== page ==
- Chest Pain – This can be a squeezing or burning pain that lasts from minutes to hours and may move to the back, neck, jaw, or arms. It is important to make sure that this chest pain is not due to a heart condition.
- Water Brash or Increased Salivation – This is where the production of saliva is increased in response to reflux of stomach contents back up to the mouth.
- Globus Sensation – This is a feeling as if there is a lump in the throat.
- Pain with Swallowing – This is an unusual symptom and may mean that an ulcer is present in the esophagus
- Hoarseness or loss of voice
- Persistent Sore Throat
- Chronic Cough, new-onset asthma, or asthma only at night
- Recurrent Lung Infections
- Chronic Sinusitis
- Worsening Dental Disease
Diagnosis of GERD
Often this disease is diagnosed just by talking about your symptoms. If you have trouble swallowing, or if your symptoms do not resolve with treatment, further testing may be necessary which may include:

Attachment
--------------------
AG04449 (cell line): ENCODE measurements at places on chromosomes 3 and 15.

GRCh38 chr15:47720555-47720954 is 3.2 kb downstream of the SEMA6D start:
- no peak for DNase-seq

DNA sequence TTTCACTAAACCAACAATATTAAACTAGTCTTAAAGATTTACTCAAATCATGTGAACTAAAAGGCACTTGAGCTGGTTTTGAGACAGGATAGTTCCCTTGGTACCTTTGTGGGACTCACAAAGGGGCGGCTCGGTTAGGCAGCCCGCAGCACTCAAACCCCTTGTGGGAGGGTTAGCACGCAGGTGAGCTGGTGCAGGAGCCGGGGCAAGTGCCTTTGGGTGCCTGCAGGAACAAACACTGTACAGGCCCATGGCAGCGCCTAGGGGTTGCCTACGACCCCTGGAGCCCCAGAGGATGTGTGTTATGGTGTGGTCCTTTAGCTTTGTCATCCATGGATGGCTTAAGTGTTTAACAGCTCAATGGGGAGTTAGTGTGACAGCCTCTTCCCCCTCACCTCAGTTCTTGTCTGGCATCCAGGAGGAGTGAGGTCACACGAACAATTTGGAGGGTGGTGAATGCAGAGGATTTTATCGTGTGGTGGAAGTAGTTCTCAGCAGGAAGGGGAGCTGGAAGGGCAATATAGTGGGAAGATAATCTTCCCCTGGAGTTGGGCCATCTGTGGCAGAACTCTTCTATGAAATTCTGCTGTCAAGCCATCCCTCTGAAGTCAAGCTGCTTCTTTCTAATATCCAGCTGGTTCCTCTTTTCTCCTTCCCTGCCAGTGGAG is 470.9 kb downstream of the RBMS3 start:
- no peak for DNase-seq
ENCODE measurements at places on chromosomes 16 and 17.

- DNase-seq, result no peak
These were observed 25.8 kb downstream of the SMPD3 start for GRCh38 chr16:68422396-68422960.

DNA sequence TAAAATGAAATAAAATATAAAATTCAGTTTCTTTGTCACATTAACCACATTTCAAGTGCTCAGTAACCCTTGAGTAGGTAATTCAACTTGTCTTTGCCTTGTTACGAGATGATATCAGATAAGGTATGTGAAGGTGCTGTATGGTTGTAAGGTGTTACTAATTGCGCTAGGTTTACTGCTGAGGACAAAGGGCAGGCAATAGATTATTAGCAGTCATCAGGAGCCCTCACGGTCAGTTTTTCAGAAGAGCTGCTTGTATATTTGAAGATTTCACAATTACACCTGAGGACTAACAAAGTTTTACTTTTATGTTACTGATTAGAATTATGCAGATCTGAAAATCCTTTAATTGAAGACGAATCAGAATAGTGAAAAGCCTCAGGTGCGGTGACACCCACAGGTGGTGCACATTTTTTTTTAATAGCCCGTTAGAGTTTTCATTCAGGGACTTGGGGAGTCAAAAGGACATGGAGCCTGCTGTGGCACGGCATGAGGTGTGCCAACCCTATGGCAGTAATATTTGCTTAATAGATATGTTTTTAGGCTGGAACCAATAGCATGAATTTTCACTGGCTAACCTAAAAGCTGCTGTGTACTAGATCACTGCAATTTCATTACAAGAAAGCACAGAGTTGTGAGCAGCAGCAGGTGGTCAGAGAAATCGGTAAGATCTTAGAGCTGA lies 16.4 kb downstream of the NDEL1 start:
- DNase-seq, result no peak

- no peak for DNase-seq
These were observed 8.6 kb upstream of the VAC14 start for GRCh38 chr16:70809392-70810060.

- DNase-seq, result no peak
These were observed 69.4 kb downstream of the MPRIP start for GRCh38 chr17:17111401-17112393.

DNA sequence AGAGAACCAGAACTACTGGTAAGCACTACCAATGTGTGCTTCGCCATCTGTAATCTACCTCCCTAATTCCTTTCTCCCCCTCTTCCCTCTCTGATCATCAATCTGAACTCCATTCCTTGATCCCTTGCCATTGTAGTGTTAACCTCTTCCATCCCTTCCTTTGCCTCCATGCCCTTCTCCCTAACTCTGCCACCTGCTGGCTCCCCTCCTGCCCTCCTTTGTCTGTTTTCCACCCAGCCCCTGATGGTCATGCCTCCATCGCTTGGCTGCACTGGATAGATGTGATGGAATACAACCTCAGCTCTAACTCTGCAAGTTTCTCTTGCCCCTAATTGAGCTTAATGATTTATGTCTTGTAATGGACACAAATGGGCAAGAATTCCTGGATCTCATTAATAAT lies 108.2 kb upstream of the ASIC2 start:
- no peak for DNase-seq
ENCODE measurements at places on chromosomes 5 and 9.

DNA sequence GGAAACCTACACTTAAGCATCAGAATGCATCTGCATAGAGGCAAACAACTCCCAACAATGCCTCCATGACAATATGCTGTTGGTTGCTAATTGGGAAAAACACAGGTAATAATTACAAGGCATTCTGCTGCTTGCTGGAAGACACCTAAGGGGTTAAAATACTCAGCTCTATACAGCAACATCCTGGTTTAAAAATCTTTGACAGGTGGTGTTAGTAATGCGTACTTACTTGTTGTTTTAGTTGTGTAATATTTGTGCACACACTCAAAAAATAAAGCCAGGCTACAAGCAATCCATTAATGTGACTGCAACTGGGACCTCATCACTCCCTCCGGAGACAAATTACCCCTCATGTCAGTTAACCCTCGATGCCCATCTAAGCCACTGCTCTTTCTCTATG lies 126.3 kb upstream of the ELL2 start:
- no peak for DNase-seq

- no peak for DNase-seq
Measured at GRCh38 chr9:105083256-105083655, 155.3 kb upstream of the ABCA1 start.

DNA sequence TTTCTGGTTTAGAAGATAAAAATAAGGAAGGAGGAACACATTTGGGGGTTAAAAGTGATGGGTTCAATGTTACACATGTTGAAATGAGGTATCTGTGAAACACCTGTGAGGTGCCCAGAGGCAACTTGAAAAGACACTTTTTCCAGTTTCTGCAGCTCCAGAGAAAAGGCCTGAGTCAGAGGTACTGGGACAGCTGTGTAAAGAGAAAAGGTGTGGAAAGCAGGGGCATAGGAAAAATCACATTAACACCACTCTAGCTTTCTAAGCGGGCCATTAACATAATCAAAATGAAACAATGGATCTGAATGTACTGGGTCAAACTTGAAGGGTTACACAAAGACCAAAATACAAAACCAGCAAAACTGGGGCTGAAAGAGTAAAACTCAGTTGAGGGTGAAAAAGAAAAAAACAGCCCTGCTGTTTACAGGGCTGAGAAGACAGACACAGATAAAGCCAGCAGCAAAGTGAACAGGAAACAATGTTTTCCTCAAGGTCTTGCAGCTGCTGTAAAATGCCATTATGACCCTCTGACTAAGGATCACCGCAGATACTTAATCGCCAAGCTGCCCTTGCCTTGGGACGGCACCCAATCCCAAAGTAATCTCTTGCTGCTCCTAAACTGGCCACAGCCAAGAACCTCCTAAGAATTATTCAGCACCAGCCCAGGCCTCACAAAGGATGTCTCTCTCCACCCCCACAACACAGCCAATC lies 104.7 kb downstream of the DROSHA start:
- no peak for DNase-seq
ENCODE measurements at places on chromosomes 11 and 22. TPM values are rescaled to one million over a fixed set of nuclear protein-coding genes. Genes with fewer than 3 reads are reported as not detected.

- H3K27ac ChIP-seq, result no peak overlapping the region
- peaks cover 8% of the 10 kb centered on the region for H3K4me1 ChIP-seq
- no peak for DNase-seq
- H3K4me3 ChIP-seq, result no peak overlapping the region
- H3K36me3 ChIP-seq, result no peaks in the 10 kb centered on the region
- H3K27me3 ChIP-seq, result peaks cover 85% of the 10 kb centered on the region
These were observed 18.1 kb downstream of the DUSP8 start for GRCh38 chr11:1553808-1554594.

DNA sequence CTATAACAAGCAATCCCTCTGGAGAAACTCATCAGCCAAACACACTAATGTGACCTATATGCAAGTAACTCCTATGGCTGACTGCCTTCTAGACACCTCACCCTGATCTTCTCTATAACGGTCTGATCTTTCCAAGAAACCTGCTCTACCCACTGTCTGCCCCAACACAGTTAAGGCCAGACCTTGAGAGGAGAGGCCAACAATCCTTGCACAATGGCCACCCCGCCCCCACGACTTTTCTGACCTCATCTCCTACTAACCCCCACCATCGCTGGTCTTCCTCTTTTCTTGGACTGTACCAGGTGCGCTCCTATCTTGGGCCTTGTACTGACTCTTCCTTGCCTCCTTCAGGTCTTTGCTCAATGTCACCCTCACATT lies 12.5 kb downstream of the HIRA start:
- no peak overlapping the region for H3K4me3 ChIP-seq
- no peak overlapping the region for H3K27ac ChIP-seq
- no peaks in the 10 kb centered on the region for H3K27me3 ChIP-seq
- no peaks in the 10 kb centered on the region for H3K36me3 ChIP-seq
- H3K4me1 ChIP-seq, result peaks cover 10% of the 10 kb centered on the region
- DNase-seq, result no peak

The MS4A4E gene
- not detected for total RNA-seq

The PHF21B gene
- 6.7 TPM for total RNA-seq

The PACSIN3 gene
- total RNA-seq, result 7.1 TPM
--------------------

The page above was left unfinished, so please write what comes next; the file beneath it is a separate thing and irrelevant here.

- Upper Endoscopy – A tube with light and camera is inserted through your mouth, into your throat, down to your stomach. Tissue samples can be taken during this procedure.
- Ambulatory pH Monitoring – At the time of an upper endoscopy, a tiny sensor can be placed at the area just above where your esophagus and stomach meet. It will record acid levels. By looking at this data it can be determined if your symptoms are due to reflux.
- Esophageal Manometry – A thin small tube is put through your nose or mouth down your throat and pressure readings are taken from multiple points on this tube as you sip small amounts of water when directed. This may be performed to rule out another condition.
How is GERD Treated?
There are a variety of treatment options for people who are diagnosed with GERD. These include lifestyle changes, medications, and, in severe cases, surgery.